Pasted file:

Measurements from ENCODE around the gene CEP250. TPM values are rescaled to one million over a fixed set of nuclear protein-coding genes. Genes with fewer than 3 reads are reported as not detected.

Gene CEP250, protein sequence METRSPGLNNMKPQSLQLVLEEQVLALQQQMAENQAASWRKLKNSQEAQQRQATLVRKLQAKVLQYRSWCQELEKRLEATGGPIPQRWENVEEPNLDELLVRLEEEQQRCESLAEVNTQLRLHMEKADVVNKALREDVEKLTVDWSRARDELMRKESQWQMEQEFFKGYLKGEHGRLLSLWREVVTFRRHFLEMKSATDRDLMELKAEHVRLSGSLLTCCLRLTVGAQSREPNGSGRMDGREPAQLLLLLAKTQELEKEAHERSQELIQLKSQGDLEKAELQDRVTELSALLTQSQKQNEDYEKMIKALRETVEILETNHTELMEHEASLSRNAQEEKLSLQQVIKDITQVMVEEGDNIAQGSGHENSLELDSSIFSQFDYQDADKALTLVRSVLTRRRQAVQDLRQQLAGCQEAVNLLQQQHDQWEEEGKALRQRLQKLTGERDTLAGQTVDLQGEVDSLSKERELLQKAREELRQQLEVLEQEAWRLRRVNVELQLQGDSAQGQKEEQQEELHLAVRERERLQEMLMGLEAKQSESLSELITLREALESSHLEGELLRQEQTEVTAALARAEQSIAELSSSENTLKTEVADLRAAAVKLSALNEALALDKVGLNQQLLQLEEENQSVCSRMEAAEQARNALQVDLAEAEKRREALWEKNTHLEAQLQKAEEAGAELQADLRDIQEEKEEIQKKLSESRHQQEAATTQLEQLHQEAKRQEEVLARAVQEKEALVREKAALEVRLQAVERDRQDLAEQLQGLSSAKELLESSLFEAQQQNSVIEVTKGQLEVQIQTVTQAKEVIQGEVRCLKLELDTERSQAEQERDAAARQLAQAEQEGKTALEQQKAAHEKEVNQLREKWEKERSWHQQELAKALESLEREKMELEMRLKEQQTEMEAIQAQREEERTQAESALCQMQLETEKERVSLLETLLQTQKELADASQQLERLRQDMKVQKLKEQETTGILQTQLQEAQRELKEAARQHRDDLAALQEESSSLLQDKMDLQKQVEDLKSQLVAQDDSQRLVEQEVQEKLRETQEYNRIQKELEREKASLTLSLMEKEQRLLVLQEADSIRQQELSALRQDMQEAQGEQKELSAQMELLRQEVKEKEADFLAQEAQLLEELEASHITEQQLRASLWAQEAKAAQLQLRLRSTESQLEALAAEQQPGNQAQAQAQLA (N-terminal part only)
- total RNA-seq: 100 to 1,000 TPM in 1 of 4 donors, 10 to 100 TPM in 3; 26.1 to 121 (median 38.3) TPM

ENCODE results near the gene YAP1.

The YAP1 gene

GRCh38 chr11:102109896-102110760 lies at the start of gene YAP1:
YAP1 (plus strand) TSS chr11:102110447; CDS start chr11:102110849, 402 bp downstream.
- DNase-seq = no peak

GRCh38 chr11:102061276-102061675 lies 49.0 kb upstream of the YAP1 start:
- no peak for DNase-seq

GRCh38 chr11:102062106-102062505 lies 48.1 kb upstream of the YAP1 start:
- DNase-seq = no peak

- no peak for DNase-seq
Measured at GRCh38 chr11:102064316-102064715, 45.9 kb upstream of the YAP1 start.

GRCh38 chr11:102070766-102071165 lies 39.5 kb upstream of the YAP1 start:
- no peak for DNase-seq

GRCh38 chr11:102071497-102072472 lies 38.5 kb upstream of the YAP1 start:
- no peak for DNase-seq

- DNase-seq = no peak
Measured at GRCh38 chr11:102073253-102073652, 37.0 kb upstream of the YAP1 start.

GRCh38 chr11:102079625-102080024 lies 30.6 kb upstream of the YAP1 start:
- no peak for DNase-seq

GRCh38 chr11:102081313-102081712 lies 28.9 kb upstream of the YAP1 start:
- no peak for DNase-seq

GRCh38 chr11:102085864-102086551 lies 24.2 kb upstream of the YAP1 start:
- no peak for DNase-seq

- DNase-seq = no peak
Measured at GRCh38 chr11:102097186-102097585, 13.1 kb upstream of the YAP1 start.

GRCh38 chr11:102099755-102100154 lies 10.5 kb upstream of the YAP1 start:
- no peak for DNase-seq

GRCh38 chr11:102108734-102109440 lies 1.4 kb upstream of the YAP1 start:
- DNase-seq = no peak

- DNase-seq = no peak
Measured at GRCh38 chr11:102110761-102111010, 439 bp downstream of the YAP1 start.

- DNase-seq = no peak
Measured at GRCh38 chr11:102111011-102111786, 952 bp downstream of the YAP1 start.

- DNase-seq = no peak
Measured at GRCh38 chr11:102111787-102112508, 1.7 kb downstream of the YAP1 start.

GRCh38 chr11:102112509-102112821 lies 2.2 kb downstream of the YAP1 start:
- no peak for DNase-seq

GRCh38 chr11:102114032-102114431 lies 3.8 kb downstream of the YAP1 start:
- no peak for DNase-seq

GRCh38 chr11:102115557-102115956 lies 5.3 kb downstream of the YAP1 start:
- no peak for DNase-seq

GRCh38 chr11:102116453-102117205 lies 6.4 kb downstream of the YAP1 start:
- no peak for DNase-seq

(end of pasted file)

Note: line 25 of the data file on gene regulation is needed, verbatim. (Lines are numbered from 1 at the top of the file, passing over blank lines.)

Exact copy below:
GRCh38 chr11:102085864-102086551 lies 24.2 kb upstream of the YAP1 start: